“We have been carrying out an investigation into the circumstances of a number of patient deaths involving those in the care of the North Essex Partnership University Trust (now known as the Essex Partnership University Trust or EPUT) since January 2017,” police chiefs told this newspaper.

“Today, we have written to the families of the individuals concerned to invite them to a meeting to update them on the outcome of our investigation.

We will not be commenting any further until after that meeting has taken place.”

It is understood seven patients died at the Linden Centre in Chelmsford, where Melanie Leahy’s son Matthew was found hanged in 2012.

An inquest into the 20-year-old’s death found he had been subjected to a series of failings and missed opportunities.

Mrs Leahy has campaigned for years for the investigation – having taken her son’s case and those of other families to various watchdogs, ombudsmen, and the Health and Safety Executive.

Last year, it emerged the force was launching a probe into nine separate establishments – including mental health units – involved in the care of 25 patients since 2000.

It is understood EPUT will not be attending next month’s meeting.

“Essex Partnership University NHS Foundation Trust is a new trust,” a spokesman said.

“It took over provision of local mental health and community health services from two former trusts in April 2017, one of which was North Essex Partnership University NHS Foundation Trust (NEP).

“We have co-operated fully with the police investigation into a number of patient deaths under the care of the former NEP.

“Until the outcome of the investigation is known we are unable to comment further.”








Thursday April 21..2016.

January 2016. …25 incidents reported relating to a ligature attached to a fixed object and two deaths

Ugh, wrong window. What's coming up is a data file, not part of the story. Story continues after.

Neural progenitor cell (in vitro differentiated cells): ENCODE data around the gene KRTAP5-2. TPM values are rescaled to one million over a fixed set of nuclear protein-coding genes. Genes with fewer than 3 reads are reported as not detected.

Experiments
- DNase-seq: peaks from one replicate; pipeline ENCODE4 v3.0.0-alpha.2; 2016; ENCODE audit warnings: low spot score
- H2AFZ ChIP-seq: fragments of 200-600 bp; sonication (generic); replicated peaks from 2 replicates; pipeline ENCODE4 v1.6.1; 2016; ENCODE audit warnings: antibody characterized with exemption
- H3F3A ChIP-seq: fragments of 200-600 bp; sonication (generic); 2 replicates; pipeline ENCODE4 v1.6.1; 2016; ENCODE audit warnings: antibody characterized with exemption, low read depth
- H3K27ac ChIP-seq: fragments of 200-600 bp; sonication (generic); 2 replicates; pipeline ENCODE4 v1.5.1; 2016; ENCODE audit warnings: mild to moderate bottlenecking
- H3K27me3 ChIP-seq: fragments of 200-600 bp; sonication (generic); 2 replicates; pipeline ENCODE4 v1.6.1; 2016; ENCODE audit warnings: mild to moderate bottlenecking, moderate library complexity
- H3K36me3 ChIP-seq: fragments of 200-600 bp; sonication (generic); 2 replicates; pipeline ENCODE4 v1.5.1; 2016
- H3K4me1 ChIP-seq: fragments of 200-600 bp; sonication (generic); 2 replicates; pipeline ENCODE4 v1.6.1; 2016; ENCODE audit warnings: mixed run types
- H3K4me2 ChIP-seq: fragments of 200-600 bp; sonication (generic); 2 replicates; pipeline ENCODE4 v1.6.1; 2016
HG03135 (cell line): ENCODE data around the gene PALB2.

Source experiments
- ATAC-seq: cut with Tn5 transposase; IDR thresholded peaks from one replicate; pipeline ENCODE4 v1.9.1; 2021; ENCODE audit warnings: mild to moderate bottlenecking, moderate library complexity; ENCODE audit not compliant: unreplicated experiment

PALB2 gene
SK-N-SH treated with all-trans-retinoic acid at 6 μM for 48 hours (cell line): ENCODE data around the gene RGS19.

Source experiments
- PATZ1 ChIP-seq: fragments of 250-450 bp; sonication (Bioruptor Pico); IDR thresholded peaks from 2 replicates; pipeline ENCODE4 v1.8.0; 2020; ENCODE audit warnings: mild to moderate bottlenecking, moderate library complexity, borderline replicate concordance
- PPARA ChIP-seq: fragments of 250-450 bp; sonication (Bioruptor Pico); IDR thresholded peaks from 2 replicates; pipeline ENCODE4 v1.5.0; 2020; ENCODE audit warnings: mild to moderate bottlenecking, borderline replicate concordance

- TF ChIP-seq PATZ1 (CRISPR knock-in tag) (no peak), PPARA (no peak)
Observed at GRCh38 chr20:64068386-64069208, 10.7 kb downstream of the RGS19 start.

North Essex Partnership knew of this risk back in 2004. .and did nothing.

Costing lives of Ben Morris 20 yrs. Matthew Leahy 20 yrs. .Iris Scott 73 yrs
John Beecroft 57..Richard Wade 30 yrs and possibly others that have been kept quiet.

Corporate Manslaughter! !!!!!!!!!!!!!!! Comes to mind !!!!!!

press press2

April 2016



So the ombudsman is still investigating NEP……and the CQC……taking so much time but hopefully worth the wait.



March 2016



February 2016

Published by Maldon and Burnham Standard

· 28 February ·

Andrew Geldard. ..gone.!!!!.

AVeryPrivateGentleman says…

This is NOTHING new and this ‘Plausibly Deniable’ script and ‘Disinformation Ethos’ that has been pumped out for the last 2 years has manifested into a report such as this, which is an affront and an utter FARCE…’The Lakes’ has been a nightmare of epidemic proportions to run…’Top Senior Management’ have been exciting out of the back door at ‘Crown Court’, when approached by BBC Essex, in a recent case “As the reporter put it”…’The Funding Commissioners’ have enforced changes, which have been much needed, these were implemented by ‘The Former Head of Nursing’ They graciously moved on to another county…Now the Trust Boss is retiring after tenure, to tend to their garden……

See more

NORTH Essex’s mental health trust ignored warnings to protect suicidal patients, a report has revealed.

November 2015



July 2015



May 2015



April 2015

The article here says how the coroner had not suggested a public enquires to Matthews Death. Absolute rubbish!!!! She even wrote suggesting it after inquest in a rule 43 coroners report for prevention of future deaths.






Linden Centre in Chelmsford rules out public inquiry into patient’s death on cost grounds

matt075Read more: http://www.essexchronicle.co.uk/Mum-told-inquiry-son-s-death-expensive/story-26373467-detail/story.html#ixzz49JujYxn9

HEALTH bosses at the troubled Linden Centre are refusing to hold a public inquiry into the suicide of a “failed” patient because it would be too expensive.

Matthew Leahy, 20, of Heybridge, found hanged at the unit after what an inquest jury ruled was a catalogue of failings by the North Essex Partnership Foundation Trust (NEPFT), where ten patients in its care have died since January.

But despite a coroner’s suggestion to hold a public inquiry, the Trust has ruled it would be too costly for the taxpayer and not in the interests of Matthew’s grieving family, even though they have campaigned for an investigation since the inquest verdict in January.

Matthew’s mother, Melanie, told the Chronicle: “I was disgraced at the way they presented the information to their board members.









October 2013